Twenty years from now you will be more disappointed by the things you didn't do than by the ones you didhas naturally gained quite some popularity.
As I look back at the last ten years of my life, I can think of not just things I should have done but at the possibly different persons I could have been. And along with that would come a very different set of experiences that I could have had. This notorious what if situation is quite an emotional killer. When I initially had the urge to write about this topic, I searched online for that exact quite by Twain and discovered a more fuller version which goes as follows
Life is short, break the rules, forgive quickly, kiss slowly, love truly, laugh uncontrollably, and never regret anything that made you smile. Twenty years from now you will be more disappointed by the things you didn't do than by the ones you did. So throw off the bowlines. Sail away from the safe harbor. Catch the trade winds in your sails. Explore. Dream. Discover. That gave it a whole different meaning.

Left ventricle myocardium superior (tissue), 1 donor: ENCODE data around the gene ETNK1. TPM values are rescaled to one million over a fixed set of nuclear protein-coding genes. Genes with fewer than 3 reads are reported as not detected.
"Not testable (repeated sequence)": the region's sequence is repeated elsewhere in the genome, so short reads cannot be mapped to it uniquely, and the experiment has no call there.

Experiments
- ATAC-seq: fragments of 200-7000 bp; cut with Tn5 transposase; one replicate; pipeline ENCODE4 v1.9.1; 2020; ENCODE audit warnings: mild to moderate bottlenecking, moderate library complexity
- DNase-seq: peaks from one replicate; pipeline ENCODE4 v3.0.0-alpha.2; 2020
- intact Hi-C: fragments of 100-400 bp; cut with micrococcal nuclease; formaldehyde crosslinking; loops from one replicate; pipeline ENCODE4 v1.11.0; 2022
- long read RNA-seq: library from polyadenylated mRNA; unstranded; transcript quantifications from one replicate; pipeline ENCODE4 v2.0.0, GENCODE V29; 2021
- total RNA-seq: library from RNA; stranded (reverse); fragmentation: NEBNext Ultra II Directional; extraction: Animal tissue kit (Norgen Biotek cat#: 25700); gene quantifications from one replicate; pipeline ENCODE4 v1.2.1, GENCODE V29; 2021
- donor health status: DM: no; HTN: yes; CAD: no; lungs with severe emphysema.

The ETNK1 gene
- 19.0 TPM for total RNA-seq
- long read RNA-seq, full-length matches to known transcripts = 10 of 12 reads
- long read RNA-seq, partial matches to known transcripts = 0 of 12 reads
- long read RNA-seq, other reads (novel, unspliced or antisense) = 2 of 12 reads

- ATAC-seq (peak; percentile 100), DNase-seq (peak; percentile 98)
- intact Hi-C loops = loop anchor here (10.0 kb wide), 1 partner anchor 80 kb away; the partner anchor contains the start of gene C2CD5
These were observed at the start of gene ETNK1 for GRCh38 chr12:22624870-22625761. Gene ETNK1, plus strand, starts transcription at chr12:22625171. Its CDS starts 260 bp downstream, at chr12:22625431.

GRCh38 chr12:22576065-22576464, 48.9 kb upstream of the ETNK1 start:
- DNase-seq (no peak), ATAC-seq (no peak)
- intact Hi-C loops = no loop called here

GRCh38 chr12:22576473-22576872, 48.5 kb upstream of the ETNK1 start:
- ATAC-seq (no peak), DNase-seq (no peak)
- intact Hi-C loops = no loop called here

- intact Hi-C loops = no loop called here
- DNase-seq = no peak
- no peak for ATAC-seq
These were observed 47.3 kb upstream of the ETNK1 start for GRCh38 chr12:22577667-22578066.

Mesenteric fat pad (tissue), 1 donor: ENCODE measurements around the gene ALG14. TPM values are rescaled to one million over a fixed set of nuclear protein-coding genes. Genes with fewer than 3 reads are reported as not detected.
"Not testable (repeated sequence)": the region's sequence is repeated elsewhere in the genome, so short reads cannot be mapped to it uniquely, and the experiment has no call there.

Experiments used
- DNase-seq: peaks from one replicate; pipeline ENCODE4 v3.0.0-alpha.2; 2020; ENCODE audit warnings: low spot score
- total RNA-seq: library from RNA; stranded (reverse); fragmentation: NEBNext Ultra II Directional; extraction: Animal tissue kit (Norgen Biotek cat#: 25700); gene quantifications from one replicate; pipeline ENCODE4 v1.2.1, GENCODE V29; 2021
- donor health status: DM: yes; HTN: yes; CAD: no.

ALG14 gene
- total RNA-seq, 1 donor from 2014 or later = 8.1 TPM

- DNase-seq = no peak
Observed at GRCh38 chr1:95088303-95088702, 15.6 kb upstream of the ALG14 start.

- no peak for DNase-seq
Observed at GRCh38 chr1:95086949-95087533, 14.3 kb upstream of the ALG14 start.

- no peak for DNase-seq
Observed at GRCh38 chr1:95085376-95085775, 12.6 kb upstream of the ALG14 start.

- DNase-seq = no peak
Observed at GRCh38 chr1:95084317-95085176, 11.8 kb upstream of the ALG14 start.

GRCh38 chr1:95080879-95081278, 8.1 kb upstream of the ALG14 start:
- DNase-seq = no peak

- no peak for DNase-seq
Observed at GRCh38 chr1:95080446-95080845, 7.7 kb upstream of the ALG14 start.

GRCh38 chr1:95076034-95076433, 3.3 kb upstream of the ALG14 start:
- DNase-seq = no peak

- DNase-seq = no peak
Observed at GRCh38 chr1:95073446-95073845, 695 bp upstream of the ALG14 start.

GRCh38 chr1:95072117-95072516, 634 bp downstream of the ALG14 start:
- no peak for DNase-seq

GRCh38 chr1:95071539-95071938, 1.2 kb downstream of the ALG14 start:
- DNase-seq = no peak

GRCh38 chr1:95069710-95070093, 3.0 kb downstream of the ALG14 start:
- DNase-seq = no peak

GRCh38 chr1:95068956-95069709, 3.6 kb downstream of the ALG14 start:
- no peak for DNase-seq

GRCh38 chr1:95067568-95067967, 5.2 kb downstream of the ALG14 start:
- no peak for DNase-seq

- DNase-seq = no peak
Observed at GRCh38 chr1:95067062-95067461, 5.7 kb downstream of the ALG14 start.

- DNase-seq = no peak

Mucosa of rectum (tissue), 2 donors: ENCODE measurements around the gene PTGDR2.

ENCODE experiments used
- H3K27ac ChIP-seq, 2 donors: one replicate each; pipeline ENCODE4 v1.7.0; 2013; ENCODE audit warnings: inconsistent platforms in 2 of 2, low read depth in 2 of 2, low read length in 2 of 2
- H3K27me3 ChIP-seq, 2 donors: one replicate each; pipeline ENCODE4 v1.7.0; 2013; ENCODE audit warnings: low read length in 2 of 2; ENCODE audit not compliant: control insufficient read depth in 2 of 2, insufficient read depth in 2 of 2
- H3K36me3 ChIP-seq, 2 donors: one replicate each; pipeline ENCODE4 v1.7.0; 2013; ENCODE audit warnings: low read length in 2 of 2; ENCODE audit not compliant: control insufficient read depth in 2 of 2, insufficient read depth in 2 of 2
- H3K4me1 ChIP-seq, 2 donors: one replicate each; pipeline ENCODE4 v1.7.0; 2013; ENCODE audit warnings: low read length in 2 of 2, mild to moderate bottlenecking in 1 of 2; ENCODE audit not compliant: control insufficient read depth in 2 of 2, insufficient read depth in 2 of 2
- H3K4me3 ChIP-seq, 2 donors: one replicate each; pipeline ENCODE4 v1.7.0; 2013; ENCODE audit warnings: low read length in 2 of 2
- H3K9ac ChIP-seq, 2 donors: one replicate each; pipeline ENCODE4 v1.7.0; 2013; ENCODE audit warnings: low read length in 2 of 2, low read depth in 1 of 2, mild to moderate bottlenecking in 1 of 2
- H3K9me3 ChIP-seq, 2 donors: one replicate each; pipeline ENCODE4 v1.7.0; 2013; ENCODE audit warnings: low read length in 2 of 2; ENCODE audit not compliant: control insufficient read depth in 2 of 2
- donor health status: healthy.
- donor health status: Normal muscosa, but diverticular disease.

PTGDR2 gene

I've always maintained the view that life is actually long and not short. It is because life is long that we get to reflect back and ponder over how different it could have been. The trick is that though life may be long, I believe there is such a thing as the best phase to do certain things, and that is the root cause of regrettable inactions. It is not that I cannot now do what I think I should have done 10 years ago. It is that even though I may do it now, I believe it won't be a tenth as good had I done it back then.
The severely understated part of the whole idea however is never regret anything that made you smile. As the fabled Albus Dumbledore says
The choices we make create the lives we lead. By not choosing to take the myriad different paths and not doing the limitless number of things we could have done, we would have actually done something and taken a certain path. And if that path made us smile in those moments, then we should probably let them be; for what our emotions fail to do is to illustrate what we now take for granted would not have been available to us in that fantasied alternate universe that we so lament not being in.